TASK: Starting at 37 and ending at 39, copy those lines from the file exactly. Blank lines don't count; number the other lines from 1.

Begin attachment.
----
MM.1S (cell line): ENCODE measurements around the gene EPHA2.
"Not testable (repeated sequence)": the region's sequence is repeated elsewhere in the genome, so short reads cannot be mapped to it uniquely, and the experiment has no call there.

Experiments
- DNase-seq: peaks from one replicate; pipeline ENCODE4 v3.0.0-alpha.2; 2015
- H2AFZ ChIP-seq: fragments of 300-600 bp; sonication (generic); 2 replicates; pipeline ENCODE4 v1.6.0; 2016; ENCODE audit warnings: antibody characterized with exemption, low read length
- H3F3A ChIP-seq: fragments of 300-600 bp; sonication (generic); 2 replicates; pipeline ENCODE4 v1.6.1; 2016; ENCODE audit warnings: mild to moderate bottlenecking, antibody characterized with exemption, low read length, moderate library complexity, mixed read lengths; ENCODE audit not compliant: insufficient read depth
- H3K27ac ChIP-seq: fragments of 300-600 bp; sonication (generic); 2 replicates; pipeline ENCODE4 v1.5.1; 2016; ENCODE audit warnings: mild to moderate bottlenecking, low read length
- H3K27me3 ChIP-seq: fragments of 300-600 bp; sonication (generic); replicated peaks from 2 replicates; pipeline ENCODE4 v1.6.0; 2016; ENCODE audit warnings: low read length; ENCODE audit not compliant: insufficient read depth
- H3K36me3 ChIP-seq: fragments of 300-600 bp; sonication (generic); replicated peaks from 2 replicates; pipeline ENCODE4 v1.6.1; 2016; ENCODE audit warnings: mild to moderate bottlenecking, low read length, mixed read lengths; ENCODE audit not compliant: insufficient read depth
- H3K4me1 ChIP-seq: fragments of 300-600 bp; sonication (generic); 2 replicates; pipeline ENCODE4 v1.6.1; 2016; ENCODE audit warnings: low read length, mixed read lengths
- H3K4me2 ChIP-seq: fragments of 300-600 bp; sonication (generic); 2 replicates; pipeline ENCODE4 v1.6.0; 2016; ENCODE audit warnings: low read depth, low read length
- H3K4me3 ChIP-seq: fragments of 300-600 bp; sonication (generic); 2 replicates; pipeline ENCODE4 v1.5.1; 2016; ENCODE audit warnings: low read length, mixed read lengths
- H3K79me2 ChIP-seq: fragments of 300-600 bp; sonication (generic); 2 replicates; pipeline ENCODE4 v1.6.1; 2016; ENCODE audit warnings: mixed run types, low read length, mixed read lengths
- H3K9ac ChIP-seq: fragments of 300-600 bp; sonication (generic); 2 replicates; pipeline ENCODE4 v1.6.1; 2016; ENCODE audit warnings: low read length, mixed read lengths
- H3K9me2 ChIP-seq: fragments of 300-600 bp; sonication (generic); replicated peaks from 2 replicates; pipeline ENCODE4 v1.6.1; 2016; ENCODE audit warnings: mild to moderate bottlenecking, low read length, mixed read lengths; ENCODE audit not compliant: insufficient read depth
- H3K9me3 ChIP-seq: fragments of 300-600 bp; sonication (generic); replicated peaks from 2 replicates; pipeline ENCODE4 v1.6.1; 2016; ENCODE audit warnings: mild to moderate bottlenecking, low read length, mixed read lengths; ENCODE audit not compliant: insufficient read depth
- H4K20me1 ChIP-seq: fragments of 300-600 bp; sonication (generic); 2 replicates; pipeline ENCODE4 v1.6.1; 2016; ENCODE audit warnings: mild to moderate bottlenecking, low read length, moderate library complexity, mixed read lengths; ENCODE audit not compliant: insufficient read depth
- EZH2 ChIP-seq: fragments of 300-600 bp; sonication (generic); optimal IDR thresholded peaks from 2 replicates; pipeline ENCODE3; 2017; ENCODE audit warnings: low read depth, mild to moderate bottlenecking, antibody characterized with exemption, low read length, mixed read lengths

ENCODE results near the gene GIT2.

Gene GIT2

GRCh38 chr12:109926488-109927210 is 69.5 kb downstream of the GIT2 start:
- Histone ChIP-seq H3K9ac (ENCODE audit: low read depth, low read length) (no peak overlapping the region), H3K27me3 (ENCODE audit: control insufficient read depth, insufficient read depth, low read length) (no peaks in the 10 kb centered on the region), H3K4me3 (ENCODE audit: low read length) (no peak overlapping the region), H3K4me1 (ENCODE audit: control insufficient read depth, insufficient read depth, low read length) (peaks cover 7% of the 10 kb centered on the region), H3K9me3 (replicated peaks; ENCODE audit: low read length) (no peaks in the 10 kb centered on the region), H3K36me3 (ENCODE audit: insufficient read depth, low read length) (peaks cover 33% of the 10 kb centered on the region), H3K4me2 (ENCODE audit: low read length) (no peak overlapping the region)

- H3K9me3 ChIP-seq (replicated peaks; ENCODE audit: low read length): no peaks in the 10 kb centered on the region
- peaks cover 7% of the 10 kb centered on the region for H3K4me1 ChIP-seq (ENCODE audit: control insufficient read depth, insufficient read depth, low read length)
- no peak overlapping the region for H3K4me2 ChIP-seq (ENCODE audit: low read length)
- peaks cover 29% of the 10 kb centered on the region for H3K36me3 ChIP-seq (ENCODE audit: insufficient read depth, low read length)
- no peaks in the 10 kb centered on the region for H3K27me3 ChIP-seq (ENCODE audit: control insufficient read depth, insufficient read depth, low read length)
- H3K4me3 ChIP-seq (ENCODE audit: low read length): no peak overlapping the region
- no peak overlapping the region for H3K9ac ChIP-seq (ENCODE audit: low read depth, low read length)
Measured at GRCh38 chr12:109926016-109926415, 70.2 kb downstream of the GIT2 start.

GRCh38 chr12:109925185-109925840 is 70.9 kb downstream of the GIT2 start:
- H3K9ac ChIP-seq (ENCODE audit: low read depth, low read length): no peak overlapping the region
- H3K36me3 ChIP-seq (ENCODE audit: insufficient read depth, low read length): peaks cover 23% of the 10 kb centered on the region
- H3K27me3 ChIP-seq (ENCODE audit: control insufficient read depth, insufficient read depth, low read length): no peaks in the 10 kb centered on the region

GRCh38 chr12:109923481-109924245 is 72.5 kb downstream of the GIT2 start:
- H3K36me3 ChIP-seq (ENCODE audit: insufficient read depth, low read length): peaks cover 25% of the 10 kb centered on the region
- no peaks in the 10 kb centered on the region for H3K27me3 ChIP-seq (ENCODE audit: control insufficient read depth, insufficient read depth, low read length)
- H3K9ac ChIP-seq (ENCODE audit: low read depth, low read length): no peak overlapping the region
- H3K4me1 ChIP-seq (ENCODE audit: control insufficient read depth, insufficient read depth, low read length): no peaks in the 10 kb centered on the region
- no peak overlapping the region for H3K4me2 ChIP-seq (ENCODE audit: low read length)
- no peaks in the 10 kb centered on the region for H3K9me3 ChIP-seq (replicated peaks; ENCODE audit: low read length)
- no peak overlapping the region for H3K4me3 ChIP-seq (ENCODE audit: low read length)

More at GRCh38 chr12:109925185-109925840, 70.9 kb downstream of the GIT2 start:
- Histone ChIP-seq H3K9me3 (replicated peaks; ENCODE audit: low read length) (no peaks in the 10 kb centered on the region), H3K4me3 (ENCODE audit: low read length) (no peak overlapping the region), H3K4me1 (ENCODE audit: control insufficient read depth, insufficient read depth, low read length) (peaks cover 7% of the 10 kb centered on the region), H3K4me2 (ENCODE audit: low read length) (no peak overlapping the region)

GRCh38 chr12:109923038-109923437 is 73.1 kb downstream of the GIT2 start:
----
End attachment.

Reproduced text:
- no peaks in the 10 kb centered on the region for H3K27me3 ChIP-seq (ENCODE audit: control insufficient read depth, insufficient read depth, low read length)
- H3K9ac ChIP-seq (ENCODE audit: low read depth, low read length): no peak overlapping the region
- H3K4me1 ChIP-seq (ENCODE audit: control insufficient read depth, insufficient read depth, low read length): no peaks in the 10 kb centered on the region